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Touches of the U.S. part of China

July 1, 2011
By Brittney Moraski , Daily Press

HANGZHOU, China - In new surroundings, the familiar can be especially welcome. Compared to the U.S., many things in China are different - to begin with, the language, food, and many customs. Chopsticks are used instead of forks and knives. Young children wear pants with slits in the back in place of diapers. And as many people get around on electric scooters as in cars.

When so much is different, it can be gratifying to find familiar foods, places, and brands. Fortunately for expats, Chinese people have a great interest in things foreign, which means that places such as Starbucks, Subway, and H&M can be found throughout China. Chinese professionals like to meet their friends at Starbucks, and the coffee shop is even a popular date spot (perhaps because many items sold at Starbucks cost more in China than in the U.S.). Subway restaurants in China are decorated similarly and serve the same menu as in the U.S. I order the same turkey sub on honey oat in Hangzhou as I would in Escanaba. And as I would in Boston, I can shop at H&M and Zara.

Some Western restaurants adapt their products for their Chinese customers. KFC has been particularly effective at this, and their success can be seen by the fact that there are KFCs in 650 Chinese cities and a new restaurant opening every 18 hours. But going to KFC in China is not so much like going home: KFCs in China are known for their dark-meat chicken, soybean milk, egg tarts, and fried dough sticks. Other brands that are mid-range in the U.S. have up-market appeal (and often prices) in China, such as Haagen-Dazs and Pizza Hut. McDonalds, as in most countries around the world, is a popular place to go for a hamburger and French fries.

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Brittney Moraski

Cities like Beijing and Shanghai are international to the extent that they have multiple American sports bars and Indian buffets and import-oriented grocery stores stocked with Baked Lays, macaroni and cheese, and Splenda. But familiarity comes at a price - I've paid as much as $15 for a box of my favorite cereal. Fortunately, local Chinese grocery stores stock Chinese-market versions of familiar products like Dove chocolate, Skippy peanut butter, and Lays potato chips at reasonable prices. You'd have to go to an expat-oriented grocery store to find sour cream and onion flavored potato chips, though - Chinese-market Lays potato chips come in flavors such as "American Classic," blueberry, and hot and sour fish soup.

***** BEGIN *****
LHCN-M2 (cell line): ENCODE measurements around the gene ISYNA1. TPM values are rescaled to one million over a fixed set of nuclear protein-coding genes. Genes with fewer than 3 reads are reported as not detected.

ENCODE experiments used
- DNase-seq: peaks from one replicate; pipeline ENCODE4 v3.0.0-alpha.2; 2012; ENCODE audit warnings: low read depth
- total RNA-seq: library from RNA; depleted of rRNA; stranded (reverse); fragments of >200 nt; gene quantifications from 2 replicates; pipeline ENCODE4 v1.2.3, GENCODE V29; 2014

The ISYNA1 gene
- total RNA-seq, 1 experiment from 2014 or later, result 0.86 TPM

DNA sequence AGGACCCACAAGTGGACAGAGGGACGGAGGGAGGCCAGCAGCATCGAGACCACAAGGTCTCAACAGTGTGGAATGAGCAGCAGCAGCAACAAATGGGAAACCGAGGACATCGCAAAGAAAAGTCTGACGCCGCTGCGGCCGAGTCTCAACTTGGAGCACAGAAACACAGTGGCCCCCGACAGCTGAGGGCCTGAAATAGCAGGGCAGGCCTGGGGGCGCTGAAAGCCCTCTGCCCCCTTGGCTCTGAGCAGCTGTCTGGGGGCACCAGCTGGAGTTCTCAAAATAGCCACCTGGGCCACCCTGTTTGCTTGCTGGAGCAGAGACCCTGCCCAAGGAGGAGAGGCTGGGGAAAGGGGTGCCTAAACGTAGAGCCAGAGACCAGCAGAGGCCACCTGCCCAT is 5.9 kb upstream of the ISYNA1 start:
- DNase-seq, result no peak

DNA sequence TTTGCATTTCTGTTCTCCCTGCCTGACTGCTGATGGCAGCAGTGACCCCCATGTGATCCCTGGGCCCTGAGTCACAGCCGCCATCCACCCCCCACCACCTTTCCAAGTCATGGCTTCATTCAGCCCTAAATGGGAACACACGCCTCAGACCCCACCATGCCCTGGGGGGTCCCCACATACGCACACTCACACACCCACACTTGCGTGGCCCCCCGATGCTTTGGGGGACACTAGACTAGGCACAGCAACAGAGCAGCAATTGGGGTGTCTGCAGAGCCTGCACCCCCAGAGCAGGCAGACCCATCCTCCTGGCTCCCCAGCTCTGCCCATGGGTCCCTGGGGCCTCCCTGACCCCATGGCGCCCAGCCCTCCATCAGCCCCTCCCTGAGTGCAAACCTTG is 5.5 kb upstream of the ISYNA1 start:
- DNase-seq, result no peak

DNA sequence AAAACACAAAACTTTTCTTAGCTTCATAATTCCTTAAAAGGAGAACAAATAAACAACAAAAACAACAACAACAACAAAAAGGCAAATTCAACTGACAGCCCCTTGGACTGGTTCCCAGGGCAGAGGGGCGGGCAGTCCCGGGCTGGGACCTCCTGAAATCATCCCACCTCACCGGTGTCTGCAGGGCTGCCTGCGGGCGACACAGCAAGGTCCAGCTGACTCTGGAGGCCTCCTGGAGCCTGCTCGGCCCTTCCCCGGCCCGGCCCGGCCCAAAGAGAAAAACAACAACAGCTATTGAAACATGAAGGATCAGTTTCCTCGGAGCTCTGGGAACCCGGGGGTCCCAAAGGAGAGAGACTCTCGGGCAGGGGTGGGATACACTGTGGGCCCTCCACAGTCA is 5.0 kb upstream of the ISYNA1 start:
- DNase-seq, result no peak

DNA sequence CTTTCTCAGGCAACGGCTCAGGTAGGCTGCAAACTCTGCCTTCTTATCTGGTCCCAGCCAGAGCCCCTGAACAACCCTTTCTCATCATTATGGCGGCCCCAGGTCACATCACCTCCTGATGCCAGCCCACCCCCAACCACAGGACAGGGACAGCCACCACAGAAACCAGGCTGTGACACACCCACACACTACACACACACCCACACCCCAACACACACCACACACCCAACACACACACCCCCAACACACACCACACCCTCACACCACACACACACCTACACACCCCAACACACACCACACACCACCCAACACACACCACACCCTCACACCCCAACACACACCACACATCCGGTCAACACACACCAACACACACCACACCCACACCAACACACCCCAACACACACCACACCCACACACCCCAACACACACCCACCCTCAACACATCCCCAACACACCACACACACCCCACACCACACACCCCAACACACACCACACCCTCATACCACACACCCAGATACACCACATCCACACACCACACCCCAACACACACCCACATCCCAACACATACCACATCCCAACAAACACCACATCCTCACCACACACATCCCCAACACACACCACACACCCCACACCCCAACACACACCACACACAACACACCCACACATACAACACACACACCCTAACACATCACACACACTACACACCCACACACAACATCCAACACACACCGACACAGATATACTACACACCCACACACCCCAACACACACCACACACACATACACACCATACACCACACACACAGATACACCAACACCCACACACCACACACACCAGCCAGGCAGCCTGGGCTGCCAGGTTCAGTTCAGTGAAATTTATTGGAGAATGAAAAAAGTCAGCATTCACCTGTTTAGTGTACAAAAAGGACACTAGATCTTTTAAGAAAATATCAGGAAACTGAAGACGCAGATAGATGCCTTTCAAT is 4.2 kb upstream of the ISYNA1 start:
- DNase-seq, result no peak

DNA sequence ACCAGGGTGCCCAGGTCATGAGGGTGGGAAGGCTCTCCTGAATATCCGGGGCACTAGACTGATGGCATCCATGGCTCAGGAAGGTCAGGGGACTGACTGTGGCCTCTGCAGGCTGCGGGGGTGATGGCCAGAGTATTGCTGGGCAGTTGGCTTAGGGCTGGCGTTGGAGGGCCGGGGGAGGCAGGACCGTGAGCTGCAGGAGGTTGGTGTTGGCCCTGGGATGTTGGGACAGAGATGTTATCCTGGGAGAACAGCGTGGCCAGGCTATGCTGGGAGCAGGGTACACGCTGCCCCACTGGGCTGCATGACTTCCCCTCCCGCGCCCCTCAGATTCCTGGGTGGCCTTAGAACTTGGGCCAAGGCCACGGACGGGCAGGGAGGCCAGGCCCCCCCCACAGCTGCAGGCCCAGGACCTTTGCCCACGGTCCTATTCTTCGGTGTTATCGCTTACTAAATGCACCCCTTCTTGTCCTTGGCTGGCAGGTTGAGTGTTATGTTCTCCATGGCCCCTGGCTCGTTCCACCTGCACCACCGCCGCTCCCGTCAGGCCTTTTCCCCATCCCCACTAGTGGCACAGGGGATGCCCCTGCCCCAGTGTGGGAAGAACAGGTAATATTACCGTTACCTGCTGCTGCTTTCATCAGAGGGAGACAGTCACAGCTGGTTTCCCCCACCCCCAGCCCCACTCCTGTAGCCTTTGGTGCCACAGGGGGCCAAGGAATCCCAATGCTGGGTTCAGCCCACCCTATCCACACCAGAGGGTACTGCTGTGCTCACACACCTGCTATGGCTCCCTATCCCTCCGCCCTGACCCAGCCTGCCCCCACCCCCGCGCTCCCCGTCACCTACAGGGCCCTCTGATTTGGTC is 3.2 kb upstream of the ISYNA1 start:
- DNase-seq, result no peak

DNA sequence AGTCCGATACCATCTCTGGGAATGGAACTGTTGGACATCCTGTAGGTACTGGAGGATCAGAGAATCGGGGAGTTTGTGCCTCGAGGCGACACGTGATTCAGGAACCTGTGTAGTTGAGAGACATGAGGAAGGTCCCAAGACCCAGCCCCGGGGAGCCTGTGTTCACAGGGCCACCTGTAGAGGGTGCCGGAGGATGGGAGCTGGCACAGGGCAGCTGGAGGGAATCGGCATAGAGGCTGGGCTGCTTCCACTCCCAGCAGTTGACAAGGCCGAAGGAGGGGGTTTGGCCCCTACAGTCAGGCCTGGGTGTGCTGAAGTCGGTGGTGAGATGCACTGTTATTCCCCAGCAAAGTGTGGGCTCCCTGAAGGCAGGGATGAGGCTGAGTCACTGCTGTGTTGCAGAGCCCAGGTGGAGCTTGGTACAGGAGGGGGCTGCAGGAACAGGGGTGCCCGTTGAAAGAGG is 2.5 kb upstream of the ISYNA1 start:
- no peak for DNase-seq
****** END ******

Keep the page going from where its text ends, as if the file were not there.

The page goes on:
Sometimes I speak wistfully to other expats of wanting to see "real China" or to do "real" Chinese things. It can be hard to believe that I am living in a foreign country when I have the option of eating at a Mexican restaurant, using Pantene Pro-V shampoo, or buying a package of M&Ms at 7-Eleven. But plenty of Chinese enjoy drinking coffee at Starbucks or watching movies like "Inception" at the movie theater, making the concept of "real" China and whatever its opposite would be called seem misplaced. It is important, of course, to spend time exploring a foreign culture, and there are things to do or see in China that are unique to the country and its people. An expat would be ill served spending all of his or her time at international-standard hotels or foreigner-oriented shopping centers.

But at the same time, places that might be expected to be familiar to Americans can still seem different in China. Starbucks, for instance,

sells moon cakes as well as lattes, and Western movies run with Chinese subtitles at the bottom of the screen. It may seem like a cop-out to move to a new country and eat at Papa John's, but I've come to find that even the familiar can seem unfamiliar in new surroundings and that ordering from a menu that serves shrimp as well as pepperoni-topped pizza is experience illustrative of the ways in which the U.S. and China can be both similar to and different from one another.

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Brittney Moraski, daughter of Robert and Bethany Moraski of Bark River, graduated from Bark River-Harris High School in 2005. She graduated from Harvard with a degree in American history and literature in 2009. In February 2010, Brittney moved to Shenzhen, China, to work with Chinese students applying to U.S. universities. In July 2010, she moved to Hangzhou, China, to work as a program coordinator and to continue working with Chinese students. She plans to return to the U.S. this summer. You can follow her blog at www.brittneymoraski.com.

 
 

 

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